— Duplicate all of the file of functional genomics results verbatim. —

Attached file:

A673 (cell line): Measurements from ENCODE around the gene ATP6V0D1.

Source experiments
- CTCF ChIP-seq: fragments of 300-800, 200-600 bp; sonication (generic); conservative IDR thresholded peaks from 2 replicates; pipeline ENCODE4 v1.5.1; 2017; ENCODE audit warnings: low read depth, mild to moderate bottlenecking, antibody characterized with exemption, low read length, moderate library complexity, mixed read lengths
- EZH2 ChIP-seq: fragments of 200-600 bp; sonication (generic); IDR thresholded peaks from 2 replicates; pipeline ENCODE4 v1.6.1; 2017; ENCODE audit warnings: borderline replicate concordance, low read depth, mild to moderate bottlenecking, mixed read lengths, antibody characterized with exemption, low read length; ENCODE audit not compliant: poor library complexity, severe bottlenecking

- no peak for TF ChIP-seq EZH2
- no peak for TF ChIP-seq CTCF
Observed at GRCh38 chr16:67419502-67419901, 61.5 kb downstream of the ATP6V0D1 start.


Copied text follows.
A673 (cell line): Measurements from ENCODE around the gene ATP6V0D1.

Source experiments
- CTCF ChIP-seq: fragments of 300-800, 200-600 bp; sonication (generic); conservative IDR thresholded peaks from 2 replicates; pipeline ENCODE4 v1.5.1; 2017; ENCODE audit warnings: low read depth, mild to moderate bottlenecking, antibody characterized with exemption, low read length, moderate library complexity, mixed read lengths
- EZH2 ChIP-seq: fragments of 200-600 bp; sonication (generic); IDR thresholded peaks from 2 replicates; pipeline ENCODE4 v1.6.1; 2017; ENCODE audit warnings: borderline replicate concordance, low read depth, mild to moderate bottlenecking, mixed read lengths, antibody characterized with exemption, low read length; ENCODE audit not compliant: poor library complexity, severe bottlenecking

- no peak for TF ChIP-seq EZH2
- no peak for TF ChIP-seq CTCF
Observed at GRCh38 chr16:67419502-67419901, 61.5 kb downstream of the ATP6V0D1 start.